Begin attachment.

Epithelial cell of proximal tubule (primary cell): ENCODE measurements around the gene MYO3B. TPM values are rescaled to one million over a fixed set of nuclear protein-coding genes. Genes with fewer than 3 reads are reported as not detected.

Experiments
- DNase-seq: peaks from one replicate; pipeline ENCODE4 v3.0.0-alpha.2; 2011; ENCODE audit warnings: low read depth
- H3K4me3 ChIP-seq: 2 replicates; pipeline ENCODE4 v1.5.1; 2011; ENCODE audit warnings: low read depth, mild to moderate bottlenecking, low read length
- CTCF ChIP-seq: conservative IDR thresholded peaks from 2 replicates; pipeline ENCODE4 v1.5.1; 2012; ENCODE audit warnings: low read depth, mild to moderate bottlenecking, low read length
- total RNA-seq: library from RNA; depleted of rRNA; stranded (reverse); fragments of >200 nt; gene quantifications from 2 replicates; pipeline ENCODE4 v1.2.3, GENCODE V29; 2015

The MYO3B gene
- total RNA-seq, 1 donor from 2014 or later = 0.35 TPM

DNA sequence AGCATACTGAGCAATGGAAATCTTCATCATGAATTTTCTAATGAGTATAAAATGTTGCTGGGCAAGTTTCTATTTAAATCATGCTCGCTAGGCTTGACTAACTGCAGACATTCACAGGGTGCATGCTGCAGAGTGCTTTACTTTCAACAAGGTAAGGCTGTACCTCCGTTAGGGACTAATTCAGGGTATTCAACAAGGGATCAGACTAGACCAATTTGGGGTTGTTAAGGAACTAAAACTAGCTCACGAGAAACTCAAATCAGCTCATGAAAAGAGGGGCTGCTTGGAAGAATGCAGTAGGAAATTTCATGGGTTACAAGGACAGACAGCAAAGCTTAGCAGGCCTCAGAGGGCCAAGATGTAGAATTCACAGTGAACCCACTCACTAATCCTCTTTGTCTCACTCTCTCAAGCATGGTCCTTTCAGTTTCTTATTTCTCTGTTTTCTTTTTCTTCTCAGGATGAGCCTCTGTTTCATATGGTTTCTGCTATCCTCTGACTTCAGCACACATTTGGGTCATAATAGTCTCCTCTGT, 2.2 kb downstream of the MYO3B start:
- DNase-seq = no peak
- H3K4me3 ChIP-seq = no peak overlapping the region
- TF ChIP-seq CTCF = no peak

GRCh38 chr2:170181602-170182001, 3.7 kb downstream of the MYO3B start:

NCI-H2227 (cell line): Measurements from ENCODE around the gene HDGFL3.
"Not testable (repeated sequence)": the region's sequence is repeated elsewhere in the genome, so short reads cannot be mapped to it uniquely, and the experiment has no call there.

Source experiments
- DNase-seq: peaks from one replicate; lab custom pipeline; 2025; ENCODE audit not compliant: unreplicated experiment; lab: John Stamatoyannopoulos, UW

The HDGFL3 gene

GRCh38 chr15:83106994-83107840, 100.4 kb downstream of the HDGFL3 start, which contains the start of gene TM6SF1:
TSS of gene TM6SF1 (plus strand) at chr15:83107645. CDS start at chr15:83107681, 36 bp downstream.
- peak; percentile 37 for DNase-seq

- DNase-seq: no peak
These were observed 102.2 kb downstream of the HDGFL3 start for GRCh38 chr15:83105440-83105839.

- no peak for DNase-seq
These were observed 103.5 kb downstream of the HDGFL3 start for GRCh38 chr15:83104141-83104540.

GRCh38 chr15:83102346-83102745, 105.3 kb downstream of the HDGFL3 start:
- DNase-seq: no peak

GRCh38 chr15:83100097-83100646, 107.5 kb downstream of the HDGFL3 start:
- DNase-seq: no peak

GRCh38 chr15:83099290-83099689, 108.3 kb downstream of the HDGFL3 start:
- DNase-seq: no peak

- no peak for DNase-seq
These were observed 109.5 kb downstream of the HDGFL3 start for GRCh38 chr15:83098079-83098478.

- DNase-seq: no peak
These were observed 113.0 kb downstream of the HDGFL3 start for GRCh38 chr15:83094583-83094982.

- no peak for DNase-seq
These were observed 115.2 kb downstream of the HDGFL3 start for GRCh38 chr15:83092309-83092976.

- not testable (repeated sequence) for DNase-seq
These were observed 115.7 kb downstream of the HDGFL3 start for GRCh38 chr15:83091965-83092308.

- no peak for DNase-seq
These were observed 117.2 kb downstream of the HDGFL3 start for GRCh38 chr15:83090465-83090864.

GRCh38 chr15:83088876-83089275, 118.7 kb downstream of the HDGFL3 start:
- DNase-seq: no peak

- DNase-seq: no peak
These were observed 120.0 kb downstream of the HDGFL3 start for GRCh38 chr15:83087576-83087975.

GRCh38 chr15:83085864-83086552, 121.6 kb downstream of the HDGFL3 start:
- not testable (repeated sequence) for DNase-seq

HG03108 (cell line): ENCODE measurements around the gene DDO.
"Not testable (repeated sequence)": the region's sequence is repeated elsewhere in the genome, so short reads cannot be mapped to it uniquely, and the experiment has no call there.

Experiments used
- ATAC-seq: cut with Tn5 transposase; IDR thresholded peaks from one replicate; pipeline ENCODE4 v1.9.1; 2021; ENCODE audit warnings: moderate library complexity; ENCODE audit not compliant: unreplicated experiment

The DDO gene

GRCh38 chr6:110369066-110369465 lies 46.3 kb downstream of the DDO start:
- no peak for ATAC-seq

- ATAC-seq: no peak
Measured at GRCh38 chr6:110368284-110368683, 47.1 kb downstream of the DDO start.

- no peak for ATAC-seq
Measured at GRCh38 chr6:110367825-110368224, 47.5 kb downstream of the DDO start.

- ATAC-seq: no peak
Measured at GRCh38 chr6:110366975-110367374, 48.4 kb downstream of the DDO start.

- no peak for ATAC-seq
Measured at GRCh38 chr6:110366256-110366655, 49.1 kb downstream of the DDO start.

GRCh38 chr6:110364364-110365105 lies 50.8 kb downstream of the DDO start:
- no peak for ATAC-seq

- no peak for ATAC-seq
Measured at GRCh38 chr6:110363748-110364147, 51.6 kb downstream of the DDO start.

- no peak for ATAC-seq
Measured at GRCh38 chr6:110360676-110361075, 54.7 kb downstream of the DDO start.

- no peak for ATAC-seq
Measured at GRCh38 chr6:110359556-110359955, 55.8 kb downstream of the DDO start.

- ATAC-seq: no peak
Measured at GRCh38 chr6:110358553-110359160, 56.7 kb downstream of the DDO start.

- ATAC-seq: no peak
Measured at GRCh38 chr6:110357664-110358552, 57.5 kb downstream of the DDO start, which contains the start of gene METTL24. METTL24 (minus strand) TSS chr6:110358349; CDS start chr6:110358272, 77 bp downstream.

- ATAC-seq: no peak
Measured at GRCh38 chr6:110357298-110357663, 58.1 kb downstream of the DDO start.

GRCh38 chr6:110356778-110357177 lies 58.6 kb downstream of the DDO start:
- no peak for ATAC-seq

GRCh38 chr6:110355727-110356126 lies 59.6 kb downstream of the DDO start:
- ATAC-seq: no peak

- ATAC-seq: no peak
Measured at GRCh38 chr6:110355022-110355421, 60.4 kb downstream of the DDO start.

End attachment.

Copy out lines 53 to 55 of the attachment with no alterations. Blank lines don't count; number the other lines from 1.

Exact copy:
GRCh38 chr6:110369066-110369465 lies 46.3 kb downstream of the DDO start:
- no peak for ATAC-seq

- ATAC-seq: no peak